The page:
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Change the law to get more time to report domestic abuse

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Home Secretary Priti Patel has agreed to change the law to give victims of domestic abuse more time to report a crime, the BBC has been told, according to theĀ bbc.

There is currently a six-month time limit for a charge to be brought against someone for common assault.

But Ms Patel has agreed to extend the timeframe to up to two years.

It comes after the BBC revealed 13,000 cases in England and Wales had been dropped in five years because the six month limit had been breached.

The change is expected to come as part of the Police, Crime, Sentencing and Courts Bill, which is currently making its way through Parliament.

Campaigners have said the move would be very welcome, but they are waiting to see an official announcement.

Common assault cases include things like a push, threatening words or being spat at and are normally dealt with at magistrates court.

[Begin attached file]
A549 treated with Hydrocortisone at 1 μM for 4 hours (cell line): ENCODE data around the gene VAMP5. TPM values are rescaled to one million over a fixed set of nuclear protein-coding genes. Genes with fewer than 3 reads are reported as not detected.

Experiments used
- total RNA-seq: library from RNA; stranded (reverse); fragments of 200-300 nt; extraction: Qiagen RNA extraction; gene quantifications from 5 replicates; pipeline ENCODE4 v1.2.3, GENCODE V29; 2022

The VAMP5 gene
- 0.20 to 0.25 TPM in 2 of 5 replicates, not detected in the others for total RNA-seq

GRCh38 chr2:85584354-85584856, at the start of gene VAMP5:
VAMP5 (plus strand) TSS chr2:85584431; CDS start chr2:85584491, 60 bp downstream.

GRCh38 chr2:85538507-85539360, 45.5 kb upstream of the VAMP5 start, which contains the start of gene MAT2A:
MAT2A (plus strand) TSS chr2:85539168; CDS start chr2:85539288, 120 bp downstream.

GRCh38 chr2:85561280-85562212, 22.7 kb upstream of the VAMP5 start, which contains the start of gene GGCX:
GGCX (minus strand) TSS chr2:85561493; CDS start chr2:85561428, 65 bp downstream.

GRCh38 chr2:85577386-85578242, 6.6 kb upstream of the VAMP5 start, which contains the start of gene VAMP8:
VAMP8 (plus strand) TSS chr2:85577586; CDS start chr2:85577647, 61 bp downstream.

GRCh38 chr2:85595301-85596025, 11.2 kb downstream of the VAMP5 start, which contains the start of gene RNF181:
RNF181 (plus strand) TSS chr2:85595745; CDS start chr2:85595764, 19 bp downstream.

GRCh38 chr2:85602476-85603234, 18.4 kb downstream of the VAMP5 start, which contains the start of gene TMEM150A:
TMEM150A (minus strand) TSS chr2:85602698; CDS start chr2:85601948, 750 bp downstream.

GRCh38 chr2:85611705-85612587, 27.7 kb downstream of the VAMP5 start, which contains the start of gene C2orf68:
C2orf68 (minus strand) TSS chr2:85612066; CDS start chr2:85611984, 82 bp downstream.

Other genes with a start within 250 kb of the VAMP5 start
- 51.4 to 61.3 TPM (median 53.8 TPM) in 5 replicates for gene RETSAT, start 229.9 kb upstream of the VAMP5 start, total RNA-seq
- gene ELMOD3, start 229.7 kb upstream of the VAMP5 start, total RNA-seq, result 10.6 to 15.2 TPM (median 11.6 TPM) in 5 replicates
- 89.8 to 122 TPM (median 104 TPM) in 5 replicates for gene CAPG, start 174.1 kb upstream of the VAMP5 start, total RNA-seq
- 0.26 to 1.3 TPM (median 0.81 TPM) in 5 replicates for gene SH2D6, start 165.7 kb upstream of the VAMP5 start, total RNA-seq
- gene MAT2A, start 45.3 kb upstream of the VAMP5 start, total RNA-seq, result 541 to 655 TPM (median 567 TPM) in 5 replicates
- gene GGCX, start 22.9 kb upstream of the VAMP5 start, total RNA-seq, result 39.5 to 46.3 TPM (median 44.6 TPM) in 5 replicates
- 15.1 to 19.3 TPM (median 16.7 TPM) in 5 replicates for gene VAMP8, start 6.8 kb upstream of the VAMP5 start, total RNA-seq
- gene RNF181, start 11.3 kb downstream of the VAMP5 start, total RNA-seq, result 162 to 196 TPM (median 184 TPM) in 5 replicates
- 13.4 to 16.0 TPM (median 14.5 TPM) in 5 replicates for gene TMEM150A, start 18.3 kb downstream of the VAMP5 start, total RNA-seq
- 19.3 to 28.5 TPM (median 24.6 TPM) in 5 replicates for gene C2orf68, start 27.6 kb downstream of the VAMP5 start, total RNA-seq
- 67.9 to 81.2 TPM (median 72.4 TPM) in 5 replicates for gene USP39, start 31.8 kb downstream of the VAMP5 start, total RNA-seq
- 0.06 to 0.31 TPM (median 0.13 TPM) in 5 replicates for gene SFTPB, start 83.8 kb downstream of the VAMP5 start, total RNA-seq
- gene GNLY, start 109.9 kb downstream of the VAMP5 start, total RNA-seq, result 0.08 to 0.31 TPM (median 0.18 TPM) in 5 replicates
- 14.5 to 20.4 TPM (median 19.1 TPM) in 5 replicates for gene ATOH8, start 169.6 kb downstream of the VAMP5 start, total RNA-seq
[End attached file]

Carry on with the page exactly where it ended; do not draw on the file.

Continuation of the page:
The clock starts from the date of the incident, and within the next six months, a victim needs to have come forward and the police have to have carried out their work to secure a charge against the alleged perpetrator, or the case will be dropped.

Victims of domestic common assault are sometimes reluctant to report incidents and the cases can be complex – which is why campaigners say the police should be given more time before having to bring charges.

The argument for the time limit was to keep the criminal justice system moving, especially when there is now such a backlog of cases to be heard following Covid.

But Labour MP Yvette Cooper, who chairs the Commons Home Affairs Committee, said the number of incidents being “timed out” because of the six month factor was “shocking”.

The BBC has been told this time limit will now be extended to two years, and there will be a renewed push to ensure police and prosecutors are alive to incidents of coercive control, which are often linked with incidents of domestic abuse.

Ms Cooper said the change would be “excellent news”, adding: “Making this simple and practical change would give domestic abuse victims more time to report assault and means stronger action to tackle violence against women and girls – something that is badly needed right now.”

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